Bias in dissemination of clinical research findings: Structured OPEN framework of what, who and why, based on literature review and expert consensus

Dirk Bassler, Katharina F. Mueller, Matthias Briel, Jos Kleijnen, Ana Marusic, Elizabeth Wager, Gerd Antes, Erik Von Elm, Douglas G. Altman, Joerg J. Meerpohl, Vittorio Bertelè, Xavier Bonfill, Marie Charlotte Bouesseau, Isabelle Boutron, Silvano Gallus, Silvio Garattini, Davina Ghersi, Ghassan Karam, Michael Kulig, Carlo La VecchiaJasper Littmann, Mario Malički, Bojana Murisic, Alexandra Nolting, Hector Pardo, Matthias Perleth, Philippe Ravaud, Andreas Reis, Lisa Schell, Christine Schmucker, Guido Schwarzer, Daniel Strech, Ludovic Trinquart, Gerard Urrutia, Robert Wolff

Research output: Contribution to journalArticlepeer-review


Objective: The aim of this study is to review highly cited articles that focus on non-publication of studies, and to develop a consistent and comprehensive approach to defining (non-) dissemination of research findings. Setting: We performed a scoping review of definitions of the term 'publication bias' in highly cited publications. Participants: Ideas and experiences of a core group of authors were collected in a draft document, which was complemented by the findings from our literature search. Interventions: The draft document including findings from the literature search was circulated to an international group of experts and revised until no additional ideas emerged and consensus was reached. Primary outcomes: We propose a new approach to the comprehensive conceptualisation of (non-) dissemination of research. Secondary outcomes: Our 'What, Who and Why?' approach includes issues that need to be considered when disseminating research findings (What?), the different players who should assume responsibility during the various stages of conducting a clinical trial and disseminating clinical trial documents (Who?), and motivations that might lead the various players to disseminate findings selectively, thereby introducing bias in the dissemination process (Why?). Conclusions: Our comprehensive framework of (non-) dissemination of research findings, based on the results of a scoping literature search and expert consensus will facilitate the development of future policies and guidelines regarding the multifaceted issue of selective publication, historically referred to as 'publication bias'.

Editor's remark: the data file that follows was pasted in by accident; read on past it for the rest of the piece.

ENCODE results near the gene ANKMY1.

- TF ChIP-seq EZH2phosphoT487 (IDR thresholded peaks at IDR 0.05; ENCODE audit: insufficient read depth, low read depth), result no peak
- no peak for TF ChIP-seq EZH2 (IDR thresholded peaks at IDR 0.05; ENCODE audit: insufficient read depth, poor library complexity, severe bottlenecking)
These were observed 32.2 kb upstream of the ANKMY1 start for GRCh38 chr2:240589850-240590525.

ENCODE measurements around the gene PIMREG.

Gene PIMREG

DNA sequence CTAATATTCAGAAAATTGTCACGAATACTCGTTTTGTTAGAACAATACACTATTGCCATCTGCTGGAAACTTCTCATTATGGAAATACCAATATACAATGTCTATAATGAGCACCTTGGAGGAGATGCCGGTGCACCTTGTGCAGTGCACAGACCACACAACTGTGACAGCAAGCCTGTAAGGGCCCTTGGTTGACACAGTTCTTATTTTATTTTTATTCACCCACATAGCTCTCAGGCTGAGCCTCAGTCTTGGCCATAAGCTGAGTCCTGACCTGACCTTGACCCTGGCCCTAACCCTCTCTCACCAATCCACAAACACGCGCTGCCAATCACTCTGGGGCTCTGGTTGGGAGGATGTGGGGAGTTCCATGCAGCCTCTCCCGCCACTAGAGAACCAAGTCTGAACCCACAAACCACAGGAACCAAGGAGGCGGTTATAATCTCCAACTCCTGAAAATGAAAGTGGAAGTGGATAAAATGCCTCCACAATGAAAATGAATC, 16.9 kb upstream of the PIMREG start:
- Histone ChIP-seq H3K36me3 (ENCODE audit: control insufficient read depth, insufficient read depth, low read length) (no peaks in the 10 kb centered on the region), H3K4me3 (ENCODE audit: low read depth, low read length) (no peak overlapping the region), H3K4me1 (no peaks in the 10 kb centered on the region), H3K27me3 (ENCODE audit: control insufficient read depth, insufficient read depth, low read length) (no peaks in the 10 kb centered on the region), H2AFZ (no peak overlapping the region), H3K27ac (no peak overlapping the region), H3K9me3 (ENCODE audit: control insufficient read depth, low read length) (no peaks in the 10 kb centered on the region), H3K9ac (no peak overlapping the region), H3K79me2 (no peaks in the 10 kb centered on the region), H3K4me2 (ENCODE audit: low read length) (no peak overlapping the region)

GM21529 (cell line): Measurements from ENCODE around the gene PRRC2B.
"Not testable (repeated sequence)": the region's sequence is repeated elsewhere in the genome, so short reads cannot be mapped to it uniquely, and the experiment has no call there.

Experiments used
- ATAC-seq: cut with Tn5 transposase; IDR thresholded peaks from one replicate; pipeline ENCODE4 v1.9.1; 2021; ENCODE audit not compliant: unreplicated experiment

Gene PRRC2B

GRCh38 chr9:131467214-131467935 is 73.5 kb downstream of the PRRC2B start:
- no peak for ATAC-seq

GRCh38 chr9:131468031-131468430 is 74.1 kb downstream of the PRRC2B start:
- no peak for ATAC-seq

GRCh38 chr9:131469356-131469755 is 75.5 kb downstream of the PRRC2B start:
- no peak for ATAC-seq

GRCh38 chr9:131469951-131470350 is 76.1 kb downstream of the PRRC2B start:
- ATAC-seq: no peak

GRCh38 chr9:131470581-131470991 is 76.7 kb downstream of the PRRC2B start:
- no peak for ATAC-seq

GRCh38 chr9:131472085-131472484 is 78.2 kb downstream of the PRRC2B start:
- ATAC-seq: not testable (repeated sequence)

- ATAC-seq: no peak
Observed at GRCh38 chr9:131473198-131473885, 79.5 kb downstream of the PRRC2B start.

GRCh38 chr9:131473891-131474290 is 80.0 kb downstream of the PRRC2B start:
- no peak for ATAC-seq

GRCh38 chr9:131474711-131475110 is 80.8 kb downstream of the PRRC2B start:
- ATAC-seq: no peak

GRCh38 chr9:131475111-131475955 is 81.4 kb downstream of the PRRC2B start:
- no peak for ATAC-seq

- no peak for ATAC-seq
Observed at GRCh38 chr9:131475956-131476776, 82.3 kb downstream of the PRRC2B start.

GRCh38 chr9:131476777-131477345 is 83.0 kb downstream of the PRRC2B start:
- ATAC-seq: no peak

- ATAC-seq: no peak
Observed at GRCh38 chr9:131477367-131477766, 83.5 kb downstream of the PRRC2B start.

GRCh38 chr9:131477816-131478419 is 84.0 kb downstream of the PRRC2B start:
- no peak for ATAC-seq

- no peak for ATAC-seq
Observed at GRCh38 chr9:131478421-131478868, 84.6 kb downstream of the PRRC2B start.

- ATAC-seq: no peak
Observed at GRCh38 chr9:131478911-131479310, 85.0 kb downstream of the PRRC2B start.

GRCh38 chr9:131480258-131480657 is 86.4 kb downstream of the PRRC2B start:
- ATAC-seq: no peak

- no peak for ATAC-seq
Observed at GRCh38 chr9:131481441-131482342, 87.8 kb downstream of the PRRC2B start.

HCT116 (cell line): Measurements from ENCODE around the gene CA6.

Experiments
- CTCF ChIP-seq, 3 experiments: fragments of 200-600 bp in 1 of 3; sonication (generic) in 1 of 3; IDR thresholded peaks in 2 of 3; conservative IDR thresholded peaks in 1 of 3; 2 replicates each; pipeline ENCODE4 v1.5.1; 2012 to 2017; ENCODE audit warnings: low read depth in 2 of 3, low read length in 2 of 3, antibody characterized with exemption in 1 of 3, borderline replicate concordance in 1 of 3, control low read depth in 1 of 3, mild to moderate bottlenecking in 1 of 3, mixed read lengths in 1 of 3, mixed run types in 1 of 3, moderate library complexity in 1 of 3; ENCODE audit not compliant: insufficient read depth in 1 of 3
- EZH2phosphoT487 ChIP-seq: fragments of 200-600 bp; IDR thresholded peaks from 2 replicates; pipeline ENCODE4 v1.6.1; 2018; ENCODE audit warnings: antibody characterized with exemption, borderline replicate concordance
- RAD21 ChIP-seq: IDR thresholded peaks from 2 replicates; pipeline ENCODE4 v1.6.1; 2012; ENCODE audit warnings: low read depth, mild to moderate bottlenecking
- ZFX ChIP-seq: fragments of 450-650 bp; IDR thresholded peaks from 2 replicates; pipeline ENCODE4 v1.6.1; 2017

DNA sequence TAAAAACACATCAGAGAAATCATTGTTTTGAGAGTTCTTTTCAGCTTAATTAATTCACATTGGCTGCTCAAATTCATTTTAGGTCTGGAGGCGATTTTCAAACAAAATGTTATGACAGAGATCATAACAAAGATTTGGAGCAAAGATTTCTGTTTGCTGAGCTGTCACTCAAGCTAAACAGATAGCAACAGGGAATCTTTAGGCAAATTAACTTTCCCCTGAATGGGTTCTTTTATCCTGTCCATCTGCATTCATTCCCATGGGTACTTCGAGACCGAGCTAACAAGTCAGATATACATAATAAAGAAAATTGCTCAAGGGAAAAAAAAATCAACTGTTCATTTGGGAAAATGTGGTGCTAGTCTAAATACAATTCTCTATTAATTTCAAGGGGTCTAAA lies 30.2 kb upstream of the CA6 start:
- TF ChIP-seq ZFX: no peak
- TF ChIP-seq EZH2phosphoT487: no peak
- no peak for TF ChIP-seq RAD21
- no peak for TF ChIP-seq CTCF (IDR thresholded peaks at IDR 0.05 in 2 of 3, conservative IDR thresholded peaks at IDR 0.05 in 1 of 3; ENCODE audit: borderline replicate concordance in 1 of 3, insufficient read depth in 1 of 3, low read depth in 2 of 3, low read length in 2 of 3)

Original languageEnglish
Article numbere010024
JournalBMJ Open
Issue number1
Publication statusPublished - 2016

ASJC Scopus subject areas

  • Medicine(all)


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